Last summer, I entered the New York airport and searched for my gate, smiling and toting my luggage behind me as I bounced onto my aircraft, headed off to spend a month studying in England. I sat in the airport happy as could be, ready for some new strange adventure. When I sat in Heathrow four weeks later, however, I felt nothing but emptiness. I knew that I was leaving incredible friends, a lovely Brazilian boy, and a beautifully antique city; I had no clue when I'd see their faces or hold their hands again. My eyes flooded with tears, and I stared at my tiny Go-phone as the screen read balance empty...I couldn't make my last phone calls to say 'good-bye.' Little did I know, this would not be my last time riding on the roller-coaster of travel-related emotions.
Today my mom and I drove Laura to the airport, so she could fly home to Romania after spending 9 months with us. We stood in the Boston airport, hundreds of other travelers wandering by us, and said our good-byes. In that moment, we were three of thousands of people around the world who say grief-stricken farewells on a daily basis. Think of all the security gates, train platforms, boat docks, curb-sides with cabs pulled up where lovers, friends and family kiss good-bye. It's depressing, really, because no one likes that final wave. No one likes the feeling of anxiety and emptiness that sinks in when you realize that someone who has been a major part of your life has boarded a plane headed to Eastern Europe.
So why, then, do we continue to get attached to other people, if we know that leaving them will hurt?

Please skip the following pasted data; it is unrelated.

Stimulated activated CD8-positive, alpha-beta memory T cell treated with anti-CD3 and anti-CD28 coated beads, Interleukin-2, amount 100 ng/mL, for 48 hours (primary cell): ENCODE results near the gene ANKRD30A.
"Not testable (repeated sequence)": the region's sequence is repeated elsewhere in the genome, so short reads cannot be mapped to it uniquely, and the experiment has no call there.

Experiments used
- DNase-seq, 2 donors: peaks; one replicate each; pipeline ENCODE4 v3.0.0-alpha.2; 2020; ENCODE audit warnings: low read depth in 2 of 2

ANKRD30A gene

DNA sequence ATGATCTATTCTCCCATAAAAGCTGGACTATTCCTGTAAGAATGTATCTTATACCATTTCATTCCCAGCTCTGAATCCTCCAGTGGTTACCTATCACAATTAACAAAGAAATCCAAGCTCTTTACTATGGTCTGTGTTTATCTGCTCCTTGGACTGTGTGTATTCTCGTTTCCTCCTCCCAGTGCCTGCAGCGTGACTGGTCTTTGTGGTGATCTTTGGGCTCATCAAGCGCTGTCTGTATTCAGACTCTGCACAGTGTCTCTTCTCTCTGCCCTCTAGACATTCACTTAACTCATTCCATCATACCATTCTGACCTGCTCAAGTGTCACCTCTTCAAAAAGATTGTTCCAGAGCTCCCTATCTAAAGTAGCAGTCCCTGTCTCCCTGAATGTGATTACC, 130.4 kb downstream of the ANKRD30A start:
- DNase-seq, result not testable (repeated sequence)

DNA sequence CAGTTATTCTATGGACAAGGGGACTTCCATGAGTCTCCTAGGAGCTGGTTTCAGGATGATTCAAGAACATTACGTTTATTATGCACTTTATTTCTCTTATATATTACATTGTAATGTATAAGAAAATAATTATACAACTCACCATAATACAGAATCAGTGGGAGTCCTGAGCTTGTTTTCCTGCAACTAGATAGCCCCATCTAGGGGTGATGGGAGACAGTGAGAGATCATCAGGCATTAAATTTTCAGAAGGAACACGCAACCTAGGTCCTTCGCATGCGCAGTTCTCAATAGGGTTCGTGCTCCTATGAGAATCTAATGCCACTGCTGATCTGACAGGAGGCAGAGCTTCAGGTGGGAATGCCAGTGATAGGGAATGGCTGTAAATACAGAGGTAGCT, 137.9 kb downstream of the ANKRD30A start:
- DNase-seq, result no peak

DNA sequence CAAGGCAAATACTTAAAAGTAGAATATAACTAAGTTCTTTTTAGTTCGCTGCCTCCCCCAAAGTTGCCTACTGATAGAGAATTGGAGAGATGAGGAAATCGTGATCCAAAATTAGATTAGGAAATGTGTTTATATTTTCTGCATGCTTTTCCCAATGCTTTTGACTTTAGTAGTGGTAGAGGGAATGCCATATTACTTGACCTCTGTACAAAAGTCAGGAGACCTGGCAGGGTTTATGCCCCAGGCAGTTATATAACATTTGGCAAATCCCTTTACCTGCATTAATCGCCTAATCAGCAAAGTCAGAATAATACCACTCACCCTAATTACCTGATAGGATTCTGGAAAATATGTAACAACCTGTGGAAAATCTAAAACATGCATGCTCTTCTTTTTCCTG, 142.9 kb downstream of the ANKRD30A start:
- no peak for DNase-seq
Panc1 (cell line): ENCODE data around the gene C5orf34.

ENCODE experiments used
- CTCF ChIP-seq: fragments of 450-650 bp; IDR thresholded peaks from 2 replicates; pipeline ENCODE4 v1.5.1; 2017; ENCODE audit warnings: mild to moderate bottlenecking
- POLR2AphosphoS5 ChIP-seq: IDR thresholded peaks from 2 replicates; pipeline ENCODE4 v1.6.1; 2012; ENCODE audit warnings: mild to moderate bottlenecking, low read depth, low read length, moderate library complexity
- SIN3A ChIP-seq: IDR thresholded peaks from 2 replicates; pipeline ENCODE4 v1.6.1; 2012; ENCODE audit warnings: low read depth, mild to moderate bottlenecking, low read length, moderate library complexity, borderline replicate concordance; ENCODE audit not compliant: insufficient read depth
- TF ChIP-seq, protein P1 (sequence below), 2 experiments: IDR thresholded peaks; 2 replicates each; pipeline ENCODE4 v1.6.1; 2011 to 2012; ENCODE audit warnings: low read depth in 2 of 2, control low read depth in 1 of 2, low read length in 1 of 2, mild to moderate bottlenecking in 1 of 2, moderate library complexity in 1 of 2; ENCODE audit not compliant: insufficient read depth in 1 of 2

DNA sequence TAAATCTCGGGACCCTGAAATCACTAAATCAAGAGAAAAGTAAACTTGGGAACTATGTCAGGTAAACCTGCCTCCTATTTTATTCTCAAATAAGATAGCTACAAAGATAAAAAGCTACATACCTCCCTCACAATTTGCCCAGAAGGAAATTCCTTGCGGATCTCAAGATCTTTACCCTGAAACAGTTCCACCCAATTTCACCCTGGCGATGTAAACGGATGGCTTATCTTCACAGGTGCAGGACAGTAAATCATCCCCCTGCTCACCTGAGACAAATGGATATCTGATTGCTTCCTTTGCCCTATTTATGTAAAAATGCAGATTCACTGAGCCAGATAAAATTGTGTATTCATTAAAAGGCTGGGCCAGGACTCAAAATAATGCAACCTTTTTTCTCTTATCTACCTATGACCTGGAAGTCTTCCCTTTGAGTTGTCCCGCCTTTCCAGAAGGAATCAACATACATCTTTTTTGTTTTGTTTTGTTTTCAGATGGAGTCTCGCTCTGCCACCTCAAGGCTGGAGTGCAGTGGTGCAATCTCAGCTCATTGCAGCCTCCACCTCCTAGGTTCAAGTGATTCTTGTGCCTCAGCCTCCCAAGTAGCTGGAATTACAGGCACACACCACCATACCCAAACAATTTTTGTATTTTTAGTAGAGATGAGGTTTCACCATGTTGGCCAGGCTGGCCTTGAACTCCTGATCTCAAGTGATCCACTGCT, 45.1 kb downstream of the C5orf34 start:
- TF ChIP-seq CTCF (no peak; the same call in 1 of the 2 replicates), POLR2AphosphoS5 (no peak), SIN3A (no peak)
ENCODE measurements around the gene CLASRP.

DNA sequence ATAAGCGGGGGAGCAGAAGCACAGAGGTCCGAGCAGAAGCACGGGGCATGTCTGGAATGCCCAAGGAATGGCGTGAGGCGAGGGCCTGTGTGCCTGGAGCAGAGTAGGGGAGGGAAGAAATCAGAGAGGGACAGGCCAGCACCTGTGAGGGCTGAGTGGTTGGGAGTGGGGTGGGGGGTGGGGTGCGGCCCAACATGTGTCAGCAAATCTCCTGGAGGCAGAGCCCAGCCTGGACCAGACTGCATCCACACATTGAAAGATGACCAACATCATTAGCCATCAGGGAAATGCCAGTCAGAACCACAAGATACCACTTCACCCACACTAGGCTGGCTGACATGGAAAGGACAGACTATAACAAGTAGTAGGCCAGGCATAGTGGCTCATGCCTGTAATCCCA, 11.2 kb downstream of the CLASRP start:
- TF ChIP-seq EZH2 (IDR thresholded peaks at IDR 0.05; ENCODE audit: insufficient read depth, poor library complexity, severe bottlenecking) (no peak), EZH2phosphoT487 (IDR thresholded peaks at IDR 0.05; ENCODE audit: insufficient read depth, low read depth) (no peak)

Being a person who has said her share of goodbyes and badbyes before, I have come to this: We can't be with the ones we love all the time. It wouldn't be possible for Laura to move onto my bedroom floor (where she fell asleep last night playing the same Tracy Chapman song on replay, because it made her appropriately sad), or for me to stay in England with the new people I met last year. It would be safer for us to not tie our friends deeply into the strings of our hearts, because then, when they inevitably left, we wouldn't feel the cords as they were cut.
However, a badbye is actually a good one. The more it hurts, and the more missing one does, the stronger the affection. Weak bonds don't take energy to break. True friendships are those that leave us misty eyed on the train or plane or on the freeway driving home.
In order to make those connections, we need to jump right into our relationships (although according to Laura, she and I have only been friends since January. She takes a bit longer to decide whether or not a person is worthy of the title than I do, I guess...) We waste time when we take our time to test waters. Every day we have the opportunity to make memories with the ones we love, so that when the time comes to board the plane, we have something solid to hold onto. Sometimes the earth beneath just isn't enough to keep us grounded.